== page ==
Rethinking Cholesterol and Heart Disease Risk with Cardiologist Michael Ozner, MD

You might think cholesterol alone is the key indicator of a healthy heart, but it’s not the “root” cause.

Learn how atherogenic lipoproteins become the deciding factor that leads to heart disease. Learn how to reduce your heart disease risk and the importance of omega-3 fatty acids.

Rethinking Heart Disease Risk and Cholesterol

What’s the most important factor in heart disease?

Cholesterol, right?

Not so fast, cautions cardiologist Michael Ozner, MD. “I think it’s very important that we understand the root cause of heart attacks.”

“It’s not cholesterol per se but, rather, these particles which we call atherogenic lipoproteins that carry cholesterol and triglycerides. Cholesterol actually serves a worthwhile purpose. It’s required for cell membranes, for steroid hormone development, for bile, and other things, and triglycerides are useful as energy source. We need them, and they can’t travel by themselves. They need to be carried.”

Dr. Ozner, who is the medical director of Wellness and Prevention at Baptist Health South Florida, likens lipoproteins to vehicles and cholesterol and triglyceride molecules to passengers. Traffic jams are caused not by too many passengers, but by too many vehicles which, when they have nowhere to go, take the exit ramp into the arterial wall where they can become trapped, modified, and oxidized. This process initiates the disease known as atherosclerosis. Atherosclerotic plaque is a collection of lipoproteins with their cholesterol and triglyceride cargo. Rupture of these plaques can lead to heart attack and stroke.1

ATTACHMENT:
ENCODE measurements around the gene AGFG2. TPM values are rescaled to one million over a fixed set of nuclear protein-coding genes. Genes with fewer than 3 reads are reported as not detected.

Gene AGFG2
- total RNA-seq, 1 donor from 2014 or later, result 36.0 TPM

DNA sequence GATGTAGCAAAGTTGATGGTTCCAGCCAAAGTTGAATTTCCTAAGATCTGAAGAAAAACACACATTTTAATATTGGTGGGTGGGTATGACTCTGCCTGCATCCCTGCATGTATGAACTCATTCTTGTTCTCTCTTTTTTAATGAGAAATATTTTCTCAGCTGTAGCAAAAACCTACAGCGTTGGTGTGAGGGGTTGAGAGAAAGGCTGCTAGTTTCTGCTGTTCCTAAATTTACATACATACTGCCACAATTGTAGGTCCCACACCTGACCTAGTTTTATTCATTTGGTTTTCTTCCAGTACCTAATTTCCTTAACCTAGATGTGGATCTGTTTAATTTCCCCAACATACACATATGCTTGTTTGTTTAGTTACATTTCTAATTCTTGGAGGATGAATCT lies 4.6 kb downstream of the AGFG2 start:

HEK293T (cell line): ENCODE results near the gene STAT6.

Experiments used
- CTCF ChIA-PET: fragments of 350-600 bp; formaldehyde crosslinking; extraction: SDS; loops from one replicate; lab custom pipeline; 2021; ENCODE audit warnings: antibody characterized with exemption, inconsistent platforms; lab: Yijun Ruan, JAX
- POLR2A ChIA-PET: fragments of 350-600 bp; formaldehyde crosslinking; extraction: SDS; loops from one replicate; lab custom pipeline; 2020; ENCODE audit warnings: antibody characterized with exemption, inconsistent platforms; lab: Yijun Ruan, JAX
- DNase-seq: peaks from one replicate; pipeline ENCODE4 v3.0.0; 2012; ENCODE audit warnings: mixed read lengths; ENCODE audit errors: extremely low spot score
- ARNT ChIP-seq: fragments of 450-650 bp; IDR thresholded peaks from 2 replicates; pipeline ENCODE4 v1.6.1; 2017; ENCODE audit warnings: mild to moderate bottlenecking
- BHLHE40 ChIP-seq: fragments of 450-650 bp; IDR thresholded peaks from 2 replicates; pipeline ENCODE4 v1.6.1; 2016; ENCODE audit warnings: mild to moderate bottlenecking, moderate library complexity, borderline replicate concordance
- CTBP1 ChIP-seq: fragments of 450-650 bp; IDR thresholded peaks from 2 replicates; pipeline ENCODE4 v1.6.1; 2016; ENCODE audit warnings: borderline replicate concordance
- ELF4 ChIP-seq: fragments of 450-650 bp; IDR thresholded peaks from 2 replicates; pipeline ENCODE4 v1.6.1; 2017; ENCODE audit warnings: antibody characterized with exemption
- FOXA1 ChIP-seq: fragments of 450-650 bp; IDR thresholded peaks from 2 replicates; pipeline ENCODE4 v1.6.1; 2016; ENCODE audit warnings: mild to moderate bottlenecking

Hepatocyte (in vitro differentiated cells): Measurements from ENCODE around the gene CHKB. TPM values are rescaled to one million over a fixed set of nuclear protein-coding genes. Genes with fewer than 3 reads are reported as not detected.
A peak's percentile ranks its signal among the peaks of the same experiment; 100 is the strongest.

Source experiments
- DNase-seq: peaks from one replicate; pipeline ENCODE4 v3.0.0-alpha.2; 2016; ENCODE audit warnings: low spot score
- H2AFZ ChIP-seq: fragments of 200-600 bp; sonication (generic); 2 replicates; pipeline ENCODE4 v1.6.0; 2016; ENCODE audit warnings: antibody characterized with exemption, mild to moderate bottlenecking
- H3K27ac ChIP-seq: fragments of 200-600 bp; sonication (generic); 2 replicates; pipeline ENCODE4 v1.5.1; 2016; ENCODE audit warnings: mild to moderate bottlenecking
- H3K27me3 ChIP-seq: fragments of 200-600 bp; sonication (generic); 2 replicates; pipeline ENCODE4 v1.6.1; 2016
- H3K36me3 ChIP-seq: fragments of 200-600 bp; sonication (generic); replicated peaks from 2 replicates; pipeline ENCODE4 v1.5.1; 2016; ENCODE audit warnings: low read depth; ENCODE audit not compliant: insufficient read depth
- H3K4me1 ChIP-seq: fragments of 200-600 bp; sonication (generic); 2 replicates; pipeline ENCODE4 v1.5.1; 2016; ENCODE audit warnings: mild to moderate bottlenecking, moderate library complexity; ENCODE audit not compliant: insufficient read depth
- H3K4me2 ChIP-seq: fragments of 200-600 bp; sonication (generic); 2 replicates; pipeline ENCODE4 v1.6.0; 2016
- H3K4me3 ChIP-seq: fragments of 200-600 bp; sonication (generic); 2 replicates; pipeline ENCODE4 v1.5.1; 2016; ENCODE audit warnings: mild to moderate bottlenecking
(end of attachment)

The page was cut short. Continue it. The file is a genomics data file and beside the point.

Cholesterol and Atherogenic Lipoproteins

Understanding heart disease risk:

Apolipoprotein B (ApoB) is a component of some of the most atherogenic lipoproteins, including low-density lipoprotein (LDL), very low-density lipoprotein (VLDL), and intermediate-density lipoprotein (IDL) particles. Apolipoprotein A1 (ApoA1), on the other hand, is primarily associated with high-density lipoprotein (HDL) particles and is potentially helpful. Levels of ApoB and its ratio to ApoA1 have a stronger association with cardiovascular disease risk than the better-known lipoprotein cholesterol fractions.2 These factors can be evaluated with blood tests.

Heart Attack Misconceptions

While LDL cholesterol has long been considered the standard test to assess cardiovascular risk, LDL is not the root cause of atherosclerosis, according to Dr. Ozner. Elevated LDL-cholesterol levels contribute to risk but don’t always correlate with more important ApoB levels.

Individuals who are overweight with insulin resistance may have low LDL-cholesterol levels and think they’re not at risk of experiencing a cardiovascular event.3 A classic example of this phenomenon was the sudden death from heart attack of journalist Tim Russert: although doctors reported his LDL-cholesterol level was normal, an autopsy showed that he had advanced coronary artery disease.4

Heart Disease, Omega-3 Fatty Acids